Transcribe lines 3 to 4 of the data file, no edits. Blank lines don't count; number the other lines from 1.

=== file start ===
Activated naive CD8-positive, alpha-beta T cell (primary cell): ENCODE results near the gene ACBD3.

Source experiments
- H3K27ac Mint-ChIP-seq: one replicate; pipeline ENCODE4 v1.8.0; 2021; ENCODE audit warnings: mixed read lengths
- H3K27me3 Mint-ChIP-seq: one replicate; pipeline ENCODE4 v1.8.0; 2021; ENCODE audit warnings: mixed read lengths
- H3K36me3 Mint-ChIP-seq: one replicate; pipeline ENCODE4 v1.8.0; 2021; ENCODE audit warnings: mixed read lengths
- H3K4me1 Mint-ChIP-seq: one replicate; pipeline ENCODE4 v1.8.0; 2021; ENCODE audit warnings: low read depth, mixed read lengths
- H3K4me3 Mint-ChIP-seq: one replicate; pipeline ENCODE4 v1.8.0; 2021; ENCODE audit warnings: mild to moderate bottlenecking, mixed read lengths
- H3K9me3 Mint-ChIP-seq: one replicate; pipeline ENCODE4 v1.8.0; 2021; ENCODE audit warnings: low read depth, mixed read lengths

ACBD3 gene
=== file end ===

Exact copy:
- H3K27ac Mint-ChIP-seq: one replicate; pipeline ENCODE4 v1.8.0; 2021; ENCODE audit warnings: mixed read lengths
- H3K27me3 Mint-ChIP-seq: one replicate; pipeline ENCODE4 v1.8.0; 2021; ENCODE audit warnings: mixed read lengths